Released this week, the latest edition of the BlackBook of Motorsport features every major championship promoter, as well as a range of other key industry stakeholders, all of whom are facing untold financial pressures as they scramble to reopen for business following the Covid-19 pandemic.

The business of motorsport is, of course, a business of live events, a global industry built upon large-scale gatherings, cross-border manufacturing and supply chains, and a crowded calendar that, for many world championships and their competing teams and drivers, requires travel to all corners of the globe.

It goes without saying, then, that these are hugely challenging times for everyone involved.

Like all of sport, the world of motor racing has been rocked by the Covid-19 pandemic. The automotive and hospitality sectors have been impacted as heavily as any, while the live entertainment industry has ground to a screeching halt. Motorsports properties, each with its own designs on commercial growth and international expansion, have been universally stopped in their tracks, stalled by government restrictions on movement and lockdown measures intended to contain the spread of the novel coronavirus.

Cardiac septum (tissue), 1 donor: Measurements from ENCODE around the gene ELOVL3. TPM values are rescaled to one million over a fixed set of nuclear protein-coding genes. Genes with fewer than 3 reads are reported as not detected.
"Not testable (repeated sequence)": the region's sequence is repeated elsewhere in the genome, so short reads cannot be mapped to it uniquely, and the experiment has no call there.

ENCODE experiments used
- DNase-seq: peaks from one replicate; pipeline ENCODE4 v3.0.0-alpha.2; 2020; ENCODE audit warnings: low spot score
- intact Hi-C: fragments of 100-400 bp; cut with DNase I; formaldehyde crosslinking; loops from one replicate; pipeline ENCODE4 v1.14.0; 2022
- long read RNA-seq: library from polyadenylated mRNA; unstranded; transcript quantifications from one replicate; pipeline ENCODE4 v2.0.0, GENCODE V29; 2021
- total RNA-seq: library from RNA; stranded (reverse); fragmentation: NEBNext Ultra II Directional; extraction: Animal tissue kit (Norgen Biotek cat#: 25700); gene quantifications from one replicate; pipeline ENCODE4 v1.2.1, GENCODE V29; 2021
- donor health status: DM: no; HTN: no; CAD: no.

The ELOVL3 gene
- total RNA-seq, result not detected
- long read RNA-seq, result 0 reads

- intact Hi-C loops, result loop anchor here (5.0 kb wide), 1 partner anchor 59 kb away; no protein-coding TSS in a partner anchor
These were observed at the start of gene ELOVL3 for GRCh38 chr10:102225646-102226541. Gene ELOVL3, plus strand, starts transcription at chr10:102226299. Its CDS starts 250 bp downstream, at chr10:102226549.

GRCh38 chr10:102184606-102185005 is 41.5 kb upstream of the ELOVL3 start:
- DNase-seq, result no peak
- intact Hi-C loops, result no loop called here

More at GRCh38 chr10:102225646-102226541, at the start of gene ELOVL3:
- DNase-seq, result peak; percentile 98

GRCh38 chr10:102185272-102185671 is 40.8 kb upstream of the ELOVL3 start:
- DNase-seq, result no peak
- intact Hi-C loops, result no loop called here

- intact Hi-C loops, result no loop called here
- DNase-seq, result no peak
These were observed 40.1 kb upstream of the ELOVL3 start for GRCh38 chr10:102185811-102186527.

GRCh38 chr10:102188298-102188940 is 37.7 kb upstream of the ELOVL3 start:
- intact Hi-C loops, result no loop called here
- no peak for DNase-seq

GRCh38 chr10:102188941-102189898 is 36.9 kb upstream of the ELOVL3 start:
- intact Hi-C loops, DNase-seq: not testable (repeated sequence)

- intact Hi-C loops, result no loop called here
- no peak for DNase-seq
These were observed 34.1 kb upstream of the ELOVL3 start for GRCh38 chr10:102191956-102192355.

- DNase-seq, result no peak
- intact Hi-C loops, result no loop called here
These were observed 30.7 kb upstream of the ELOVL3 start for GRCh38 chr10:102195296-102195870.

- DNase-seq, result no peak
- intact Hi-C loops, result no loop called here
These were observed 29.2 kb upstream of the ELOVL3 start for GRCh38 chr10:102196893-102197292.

Several series had managed to begin their 2020 seasons in earnest before the rapid outbreak of Covid-19 rendered racing impossible and forced a staggering spate of postponements and cancellations, casting serious doubt over whether any events can go ahead at all this year.

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